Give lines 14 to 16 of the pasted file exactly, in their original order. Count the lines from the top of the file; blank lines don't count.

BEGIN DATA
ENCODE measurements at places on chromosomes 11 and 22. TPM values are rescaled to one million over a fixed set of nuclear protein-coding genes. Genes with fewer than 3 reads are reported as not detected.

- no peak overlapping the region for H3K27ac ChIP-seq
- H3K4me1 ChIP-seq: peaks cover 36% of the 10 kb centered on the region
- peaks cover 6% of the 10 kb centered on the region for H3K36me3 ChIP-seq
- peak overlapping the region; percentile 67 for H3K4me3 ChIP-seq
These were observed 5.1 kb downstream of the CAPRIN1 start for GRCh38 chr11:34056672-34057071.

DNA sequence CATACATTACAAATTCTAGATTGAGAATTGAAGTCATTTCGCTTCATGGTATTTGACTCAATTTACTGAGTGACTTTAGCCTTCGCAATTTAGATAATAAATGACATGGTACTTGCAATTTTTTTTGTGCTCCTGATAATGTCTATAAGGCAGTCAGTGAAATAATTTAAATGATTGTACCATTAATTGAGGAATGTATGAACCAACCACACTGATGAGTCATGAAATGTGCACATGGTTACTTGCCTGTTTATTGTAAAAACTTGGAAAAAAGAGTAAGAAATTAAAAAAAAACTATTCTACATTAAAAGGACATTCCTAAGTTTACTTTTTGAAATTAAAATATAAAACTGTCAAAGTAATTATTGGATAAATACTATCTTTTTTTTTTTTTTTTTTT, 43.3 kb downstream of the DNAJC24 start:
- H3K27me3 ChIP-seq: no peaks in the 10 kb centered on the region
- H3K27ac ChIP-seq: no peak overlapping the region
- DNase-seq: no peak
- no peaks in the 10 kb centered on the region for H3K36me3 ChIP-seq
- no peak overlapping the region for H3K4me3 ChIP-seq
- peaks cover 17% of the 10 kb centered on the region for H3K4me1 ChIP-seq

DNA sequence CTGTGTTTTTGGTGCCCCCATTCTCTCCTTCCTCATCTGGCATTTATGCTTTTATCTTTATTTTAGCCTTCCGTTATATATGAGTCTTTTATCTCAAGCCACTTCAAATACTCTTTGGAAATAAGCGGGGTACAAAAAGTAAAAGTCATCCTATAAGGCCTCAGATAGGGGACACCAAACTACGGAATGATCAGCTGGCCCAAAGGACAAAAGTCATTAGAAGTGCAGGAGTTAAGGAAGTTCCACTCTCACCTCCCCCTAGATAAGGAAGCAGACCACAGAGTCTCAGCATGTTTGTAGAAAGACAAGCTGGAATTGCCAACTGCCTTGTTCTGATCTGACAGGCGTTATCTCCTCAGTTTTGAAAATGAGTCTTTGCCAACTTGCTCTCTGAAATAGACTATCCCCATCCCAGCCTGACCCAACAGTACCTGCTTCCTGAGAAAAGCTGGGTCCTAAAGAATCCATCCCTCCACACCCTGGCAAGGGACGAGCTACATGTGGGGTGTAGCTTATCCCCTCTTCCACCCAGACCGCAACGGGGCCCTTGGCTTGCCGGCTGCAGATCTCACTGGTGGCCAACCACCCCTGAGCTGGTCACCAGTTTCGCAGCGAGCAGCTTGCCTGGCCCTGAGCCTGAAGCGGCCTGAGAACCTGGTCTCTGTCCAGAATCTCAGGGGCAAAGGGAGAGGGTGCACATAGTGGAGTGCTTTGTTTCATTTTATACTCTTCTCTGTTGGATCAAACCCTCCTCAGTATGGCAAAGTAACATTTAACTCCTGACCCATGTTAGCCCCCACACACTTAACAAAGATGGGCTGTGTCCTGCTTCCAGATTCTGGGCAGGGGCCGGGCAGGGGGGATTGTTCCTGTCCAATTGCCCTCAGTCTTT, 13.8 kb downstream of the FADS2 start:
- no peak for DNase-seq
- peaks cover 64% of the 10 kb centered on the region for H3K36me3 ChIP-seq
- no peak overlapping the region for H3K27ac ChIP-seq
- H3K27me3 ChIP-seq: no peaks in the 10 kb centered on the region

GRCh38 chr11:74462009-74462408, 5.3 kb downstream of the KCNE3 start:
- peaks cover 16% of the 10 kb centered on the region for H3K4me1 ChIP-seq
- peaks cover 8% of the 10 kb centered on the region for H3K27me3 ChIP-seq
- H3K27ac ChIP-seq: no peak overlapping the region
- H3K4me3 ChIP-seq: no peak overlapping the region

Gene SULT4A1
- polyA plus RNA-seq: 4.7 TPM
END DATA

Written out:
DNA sequence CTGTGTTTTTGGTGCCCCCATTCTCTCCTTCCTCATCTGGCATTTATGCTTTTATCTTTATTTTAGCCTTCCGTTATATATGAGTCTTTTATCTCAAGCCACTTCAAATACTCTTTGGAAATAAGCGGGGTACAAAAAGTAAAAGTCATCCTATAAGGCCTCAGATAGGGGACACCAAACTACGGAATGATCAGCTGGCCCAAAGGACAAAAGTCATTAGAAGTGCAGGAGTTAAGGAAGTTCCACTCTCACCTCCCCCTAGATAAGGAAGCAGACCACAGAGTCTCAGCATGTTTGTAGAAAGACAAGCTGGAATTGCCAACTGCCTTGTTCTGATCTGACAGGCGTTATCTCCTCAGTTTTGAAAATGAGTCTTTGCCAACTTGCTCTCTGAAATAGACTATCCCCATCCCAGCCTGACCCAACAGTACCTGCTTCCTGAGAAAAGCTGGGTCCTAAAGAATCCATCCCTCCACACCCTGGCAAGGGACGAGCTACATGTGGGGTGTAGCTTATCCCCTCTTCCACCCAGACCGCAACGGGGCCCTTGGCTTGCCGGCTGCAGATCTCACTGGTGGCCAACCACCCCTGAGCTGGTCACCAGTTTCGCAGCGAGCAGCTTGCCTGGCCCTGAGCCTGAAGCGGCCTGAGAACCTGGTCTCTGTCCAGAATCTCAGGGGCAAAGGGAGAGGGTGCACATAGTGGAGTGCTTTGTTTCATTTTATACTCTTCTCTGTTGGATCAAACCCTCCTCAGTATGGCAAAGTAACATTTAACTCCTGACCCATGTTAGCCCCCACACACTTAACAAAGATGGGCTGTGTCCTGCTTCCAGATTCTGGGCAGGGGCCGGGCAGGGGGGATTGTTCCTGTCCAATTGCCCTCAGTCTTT, 13.8 kb downstream of the FADS2 start:
- no peak for DNase-seq
- peaks cover 64% of the 10 kb centered on the region for H3K36me3 ChIP-seq